By Drew Dixon
There’s a lot of talk lately about Jacksonville being a bigger player in the world of international business.
It’s more than just talk. As a corporate executive in Jacksonville, Thomas Johnston knows it’s a fact that the global market is playing a larger role every day in business.
As the director of product management at KLS Martin’s North American headquarters in Jacksonville, Johnston said he needs as much of a global edge as possible in managing the cranial surgical device manufacturer. Johnston said his involvement in the graduate studies on-the-road program at Jacksonville University’s Davis College of Business is getting him that edge as he traveled to Germany as part of the program a year ago.
“I work for an international firm right now. …” Johnston said. “But this [JU] trip really allowed you to sit down with leaders from CEOs to other vice presidents within industry, to talk about their challenges and how it’s different working through different cultures.”
Johnston and other students met with eight companies in Munich and Berlin in the summer of 2013 for a week. It was a broad range of industries including automakers, information technology companies, marketing firms and a solar panel development firm.
Johnston graduates with an executive master’s degree in business administration from JU Saturday.
“As I deal with the international colleagues of my company, it helps from the perspective of understanding the different cultural nuances,” Johnston said.
After years of not being on the front burner of the JU business school, the international forays are taking on a more prominent role, said Don Capener, dean of the business college. Out of the 205 current graduate students in the business school, about 20 of those are focusing on international business and are steeped in foreign travel.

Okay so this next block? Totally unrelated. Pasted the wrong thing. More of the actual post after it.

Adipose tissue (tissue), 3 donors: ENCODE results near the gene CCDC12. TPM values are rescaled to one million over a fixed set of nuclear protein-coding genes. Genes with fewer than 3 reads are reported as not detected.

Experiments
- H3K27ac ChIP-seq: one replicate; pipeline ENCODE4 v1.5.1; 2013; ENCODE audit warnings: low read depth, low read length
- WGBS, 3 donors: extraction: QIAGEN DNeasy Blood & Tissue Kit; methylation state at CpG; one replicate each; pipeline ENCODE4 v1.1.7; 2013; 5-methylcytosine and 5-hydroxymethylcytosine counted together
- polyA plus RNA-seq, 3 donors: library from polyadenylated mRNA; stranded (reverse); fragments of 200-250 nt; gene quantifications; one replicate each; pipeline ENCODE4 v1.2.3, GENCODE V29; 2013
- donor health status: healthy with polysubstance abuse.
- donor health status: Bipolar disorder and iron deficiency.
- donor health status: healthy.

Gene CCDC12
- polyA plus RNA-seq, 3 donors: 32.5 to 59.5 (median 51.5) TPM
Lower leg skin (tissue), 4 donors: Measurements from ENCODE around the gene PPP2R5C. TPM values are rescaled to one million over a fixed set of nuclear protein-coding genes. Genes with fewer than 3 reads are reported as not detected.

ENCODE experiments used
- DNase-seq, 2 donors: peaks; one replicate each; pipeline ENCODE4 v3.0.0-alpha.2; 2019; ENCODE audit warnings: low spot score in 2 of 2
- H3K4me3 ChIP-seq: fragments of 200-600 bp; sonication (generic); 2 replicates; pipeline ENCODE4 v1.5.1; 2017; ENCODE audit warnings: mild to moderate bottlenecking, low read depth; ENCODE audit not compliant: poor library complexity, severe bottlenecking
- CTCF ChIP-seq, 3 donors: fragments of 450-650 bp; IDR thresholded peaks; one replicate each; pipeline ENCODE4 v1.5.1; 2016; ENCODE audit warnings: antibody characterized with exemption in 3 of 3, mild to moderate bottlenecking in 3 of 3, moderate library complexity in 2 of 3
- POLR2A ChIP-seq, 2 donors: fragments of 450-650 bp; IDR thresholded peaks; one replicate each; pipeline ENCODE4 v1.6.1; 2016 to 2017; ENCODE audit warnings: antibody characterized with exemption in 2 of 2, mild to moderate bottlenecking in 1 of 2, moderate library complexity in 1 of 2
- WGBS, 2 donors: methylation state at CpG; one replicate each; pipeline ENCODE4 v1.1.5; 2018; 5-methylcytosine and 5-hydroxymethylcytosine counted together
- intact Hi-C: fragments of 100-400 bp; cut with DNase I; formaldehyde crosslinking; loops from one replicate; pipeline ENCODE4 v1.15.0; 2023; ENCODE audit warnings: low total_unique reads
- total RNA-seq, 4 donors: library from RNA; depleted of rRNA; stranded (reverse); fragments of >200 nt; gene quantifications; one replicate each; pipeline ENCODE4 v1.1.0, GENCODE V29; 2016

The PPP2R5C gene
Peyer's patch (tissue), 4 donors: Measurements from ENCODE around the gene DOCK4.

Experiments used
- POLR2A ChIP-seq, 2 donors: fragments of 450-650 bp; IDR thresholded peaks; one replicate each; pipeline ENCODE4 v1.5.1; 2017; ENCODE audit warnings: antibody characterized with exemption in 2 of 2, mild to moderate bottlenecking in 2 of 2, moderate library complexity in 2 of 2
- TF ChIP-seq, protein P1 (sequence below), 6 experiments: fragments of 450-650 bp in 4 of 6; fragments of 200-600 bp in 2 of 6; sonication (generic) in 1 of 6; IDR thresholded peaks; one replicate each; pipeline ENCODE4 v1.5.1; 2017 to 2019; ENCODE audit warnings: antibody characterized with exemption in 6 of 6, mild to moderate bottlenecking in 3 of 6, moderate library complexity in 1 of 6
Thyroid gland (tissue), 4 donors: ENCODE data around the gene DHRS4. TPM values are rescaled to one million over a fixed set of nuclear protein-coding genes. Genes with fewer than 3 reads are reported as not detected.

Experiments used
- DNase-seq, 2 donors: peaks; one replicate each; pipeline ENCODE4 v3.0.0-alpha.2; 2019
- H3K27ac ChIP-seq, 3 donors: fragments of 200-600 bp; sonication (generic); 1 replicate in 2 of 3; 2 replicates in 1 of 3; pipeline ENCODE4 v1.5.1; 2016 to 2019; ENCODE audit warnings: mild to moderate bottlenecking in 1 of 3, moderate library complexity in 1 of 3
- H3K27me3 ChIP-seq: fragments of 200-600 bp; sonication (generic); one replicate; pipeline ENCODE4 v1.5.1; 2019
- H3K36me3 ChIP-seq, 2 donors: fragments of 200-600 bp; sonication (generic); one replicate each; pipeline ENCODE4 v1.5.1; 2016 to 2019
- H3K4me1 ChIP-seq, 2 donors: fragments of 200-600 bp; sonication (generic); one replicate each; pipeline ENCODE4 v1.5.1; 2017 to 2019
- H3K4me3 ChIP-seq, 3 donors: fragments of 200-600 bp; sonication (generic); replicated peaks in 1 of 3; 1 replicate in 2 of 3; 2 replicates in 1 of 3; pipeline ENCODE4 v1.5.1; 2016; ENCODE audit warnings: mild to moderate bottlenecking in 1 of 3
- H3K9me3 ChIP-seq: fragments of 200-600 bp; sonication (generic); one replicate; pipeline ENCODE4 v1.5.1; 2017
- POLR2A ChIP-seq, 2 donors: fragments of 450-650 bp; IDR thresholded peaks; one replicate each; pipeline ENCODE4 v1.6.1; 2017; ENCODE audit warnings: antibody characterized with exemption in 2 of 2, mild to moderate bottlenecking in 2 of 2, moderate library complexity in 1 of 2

Capener said at least half of those international business graduate students want to stay in Jacksonville to develop international commerce here.
“We see that growing significantly in the next five years with about 25 graduates every year with lots of training in international business,” Capener said.
Capener said there had been an international business curriculum for undergraduates for years. But the revamped graduate program emphasizes international business exposure and that brought new faculty hires and financial investments from local business, most notably Jed and Dan Davis, for whom the business college is named. The program has branched out with students and faculty traveling to locations across the world, including Africa, Southeast Asia, Western Europe and South America.
“It’s more than just student exchanges, we have faculty working on research together. We have all kinds of new initiatives that are making international business more than just learning about it through videos and cases,” Capener said.
Ultimately, the First Coast’s academic and business community will have a higher profile with the enhanced business global perspective, Capener said.
“We don’t want to just teach students. We want to make a business impact. In order to do that, we have to be involved with businesses and help them be globally competitive,” Capener said.